My friends, no one, not in my situation, can appreciate my feeling of sadness at this parting. To this place, and the kindness of these people, I owe everything. Here I have lived a quarter of a century, and have passed from a young to an old man. Here my children have been born, and one is buried. I now leave, not knowing when, or whether ever, I may return, with a task before me greater than that which rested upon Washington. Without the assistance of the Divine Being who ever attended him, I cannot succeed. With that assistance I cannot fail. Trusting in Him who can go with me, and remain with you, and be everywhere for good, let us confidently hope that all will yet be well. To His care commending you, as I hope in your prayers you will commend me, I bid you an affectionate farewell. (Address, Springfield, Illinois, February 1861)
We are not enemies, but friends. We must not be enemies. Though passion may have strained, it must not break our bonds of affection. The mystic chords of memory, stretching from every battlefield and patriot grave to every living heart and hearthstone all over this broad land, will yet swell the chorus of the Union, when again touched, as surely they will be, by the better angels of our nature. (1st Inaugural Address, March 1861)
Labor is prior to, and independent of, capital. Capital is only the fruit of labor, and could never have existed if labor had not first existed. Labor is the superior of capital, and deserves much the higher consideration. (1st annual address to Congress, December 1861)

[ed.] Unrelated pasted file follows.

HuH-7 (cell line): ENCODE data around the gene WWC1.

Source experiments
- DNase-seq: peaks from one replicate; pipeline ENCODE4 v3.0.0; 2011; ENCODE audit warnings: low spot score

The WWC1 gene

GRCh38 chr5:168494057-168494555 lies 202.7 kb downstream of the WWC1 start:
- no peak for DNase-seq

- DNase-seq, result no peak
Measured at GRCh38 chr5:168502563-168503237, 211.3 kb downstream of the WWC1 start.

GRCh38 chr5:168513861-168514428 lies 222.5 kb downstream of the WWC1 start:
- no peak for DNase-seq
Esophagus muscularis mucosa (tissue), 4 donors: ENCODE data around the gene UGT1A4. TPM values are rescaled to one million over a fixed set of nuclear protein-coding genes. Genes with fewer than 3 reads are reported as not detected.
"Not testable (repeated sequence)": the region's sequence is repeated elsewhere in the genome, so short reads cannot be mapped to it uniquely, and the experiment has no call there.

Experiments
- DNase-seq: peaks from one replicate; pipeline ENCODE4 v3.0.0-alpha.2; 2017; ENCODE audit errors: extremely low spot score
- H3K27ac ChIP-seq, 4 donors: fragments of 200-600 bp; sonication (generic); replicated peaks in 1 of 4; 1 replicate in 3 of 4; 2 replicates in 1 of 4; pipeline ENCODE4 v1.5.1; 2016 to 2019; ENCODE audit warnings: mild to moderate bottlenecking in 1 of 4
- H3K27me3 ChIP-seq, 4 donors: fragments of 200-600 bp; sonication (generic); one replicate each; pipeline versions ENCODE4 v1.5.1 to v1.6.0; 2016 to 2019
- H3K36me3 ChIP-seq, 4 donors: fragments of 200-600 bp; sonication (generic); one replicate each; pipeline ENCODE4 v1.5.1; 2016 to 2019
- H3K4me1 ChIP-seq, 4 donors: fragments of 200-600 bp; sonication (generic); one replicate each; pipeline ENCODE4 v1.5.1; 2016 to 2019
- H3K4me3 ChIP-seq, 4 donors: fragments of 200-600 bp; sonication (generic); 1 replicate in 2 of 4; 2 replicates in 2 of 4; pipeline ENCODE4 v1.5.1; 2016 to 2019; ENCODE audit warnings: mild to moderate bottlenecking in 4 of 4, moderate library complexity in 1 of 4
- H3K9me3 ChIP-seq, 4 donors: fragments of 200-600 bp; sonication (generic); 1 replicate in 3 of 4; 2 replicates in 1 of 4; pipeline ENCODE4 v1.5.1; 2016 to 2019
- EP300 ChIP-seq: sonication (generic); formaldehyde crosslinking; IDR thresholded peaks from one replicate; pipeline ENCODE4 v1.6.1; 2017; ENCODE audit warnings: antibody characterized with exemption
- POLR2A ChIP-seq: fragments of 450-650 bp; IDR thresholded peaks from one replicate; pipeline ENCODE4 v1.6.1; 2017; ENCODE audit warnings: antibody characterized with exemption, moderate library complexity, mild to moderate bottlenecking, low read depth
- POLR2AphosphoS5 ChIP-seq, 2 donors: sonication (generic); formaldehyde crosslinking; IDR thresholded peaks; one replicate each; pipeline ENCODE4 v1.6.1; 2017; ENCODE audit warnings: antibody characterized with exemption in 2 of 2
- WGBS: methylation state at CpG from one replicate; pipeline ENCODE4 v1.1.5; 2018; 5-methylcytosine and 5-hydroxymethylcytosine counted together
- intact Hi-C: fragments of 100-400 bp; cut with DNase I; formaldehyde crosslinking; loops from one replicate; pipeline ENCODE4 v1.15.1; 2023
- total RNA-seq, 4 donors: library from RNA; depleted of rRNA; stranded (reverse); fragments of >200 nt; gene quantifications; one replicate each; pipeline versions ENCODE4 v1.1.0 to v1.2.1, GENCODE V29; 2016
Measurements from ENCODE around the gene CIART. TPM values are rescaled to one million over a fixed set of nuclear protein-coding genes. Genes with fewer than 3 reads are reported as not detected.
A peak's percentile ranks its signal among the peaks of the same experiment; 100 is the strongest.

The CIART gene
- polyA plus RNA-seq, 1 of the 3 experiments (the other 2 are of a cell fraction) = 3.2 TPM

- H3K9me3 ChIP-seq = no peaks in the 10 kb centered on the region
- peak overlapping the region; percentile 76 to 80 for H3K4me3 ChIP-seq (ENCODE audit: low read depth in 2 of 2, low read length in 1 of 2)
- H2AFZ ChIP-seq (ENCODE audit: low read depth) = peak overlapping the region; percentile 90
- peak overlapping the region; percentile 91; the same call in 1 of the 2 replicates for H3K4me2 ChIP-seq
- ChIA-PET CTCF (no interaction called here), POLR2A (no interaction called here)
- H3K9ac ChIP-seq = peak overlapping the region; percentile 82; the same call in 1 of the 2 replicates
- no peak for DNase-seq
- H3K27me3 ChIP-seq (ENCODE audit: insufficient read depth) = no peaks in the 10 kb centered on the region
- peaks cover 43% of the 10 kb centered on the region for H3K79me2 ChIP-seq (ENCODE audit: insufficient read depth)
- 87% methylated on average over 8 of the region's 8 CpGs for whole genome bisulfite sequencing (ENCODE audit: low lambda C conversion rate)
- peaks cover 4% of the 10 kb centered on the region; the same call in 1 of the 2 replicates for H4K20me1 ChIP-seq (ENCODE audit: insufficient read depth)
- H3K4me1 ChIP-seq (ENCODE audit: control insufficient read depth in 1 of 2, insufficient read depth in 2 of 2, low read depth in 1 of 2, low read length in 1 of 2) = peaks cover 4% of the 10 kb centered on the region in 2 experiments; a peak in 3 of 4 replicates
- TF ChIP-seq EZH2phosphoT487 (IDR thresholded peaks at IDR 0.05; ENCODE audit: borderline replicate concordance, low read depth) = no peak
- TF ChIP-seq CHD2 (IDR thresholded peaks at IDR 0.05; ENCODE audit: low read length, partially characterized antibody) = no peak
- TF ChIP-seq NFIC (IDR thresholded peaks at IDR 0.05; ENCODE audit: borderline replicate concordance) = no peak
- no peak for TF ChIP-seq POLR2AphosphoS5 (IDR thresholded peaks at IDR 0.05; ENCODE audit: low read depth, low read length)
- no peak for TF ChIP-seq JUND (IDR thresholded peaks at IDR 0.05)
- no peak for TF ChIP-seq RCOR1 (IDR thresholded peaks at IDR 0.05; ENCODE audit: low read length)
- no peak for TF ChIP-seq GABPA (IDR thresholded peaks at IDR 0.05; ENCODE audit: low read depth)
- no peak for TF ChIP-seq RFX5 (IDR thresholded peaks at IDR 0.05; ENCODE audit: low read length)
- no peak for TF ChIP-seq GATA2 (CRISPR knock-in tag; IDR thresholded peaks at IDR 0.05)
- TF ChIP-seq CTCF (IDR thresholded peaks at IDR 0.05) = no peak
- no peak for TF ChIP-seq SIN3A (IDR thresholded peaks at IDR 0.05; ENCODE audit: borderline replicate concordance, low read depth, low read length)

My paramount object in this struggle is to save the Union, and is not either to save or to destroy slavery. If I could save the Union without freeing any slave I would do it, and if I could save it by freeing all the slaves I would do it; and if I could save it by freeing some and leaving others alone I would also do that. What I do about slavery, and the colored race, I do because I believe it helps to save the Union; and what I forbear, I forbear because I do not believe it would help to save the Union. I shall do less whenever I shall believe what I am doing hurts the cause, and I shall do more whenever I shall believe doing more will help the cause. (Letter, August 1862)
Fourscore and seven years ago our fathers brought forth on this continent a new nation, conceived in liberty and dedicated to the proposition that all men are created equal. (Gettysburg Address, November 1863)
I have not permitted myself, gentlemen, to conclude that I am the best man in the country; but I am reminded, in this connection, of a story of an old Dutch farmer who remarked to a companion once that "it was not best to swap horses while crossing streams." (Remarks to National Union League delegation, June 1864)
I have been shown in the files of the War Department a statement of the Adjutant General of Massachusetts, that you are the mother of five sons who have died gloriously on the field of battle. I feel how weak and fruitless must be any words of mine which should attempt to beguile you from the grief of a loss so overwhelming. But I cannot refrain from tendering to you the consolation that may be found in the thanks of the Republic they died to save. I pray that our Heavenly Father may assuage the anguish of your bereavement, and leave you only the cherished memory of the loved and lost, and the solemn pride that must be yours, to have laid so costly a sacrifice upon the altar of Freedom. (Letter, November 1864)
With malice toward none, with charity for all, with firmness in the right as God gives us to see the right, let us strive on to finish the work we are in; to bind up the nation's wounds; to care for him who shall have borne the battle, and for his widow and his orphan - to do all which may achieve and cherish a just and lasting peace, among ourselves, and with all nations. (2nd Inaugural Address, March 1865)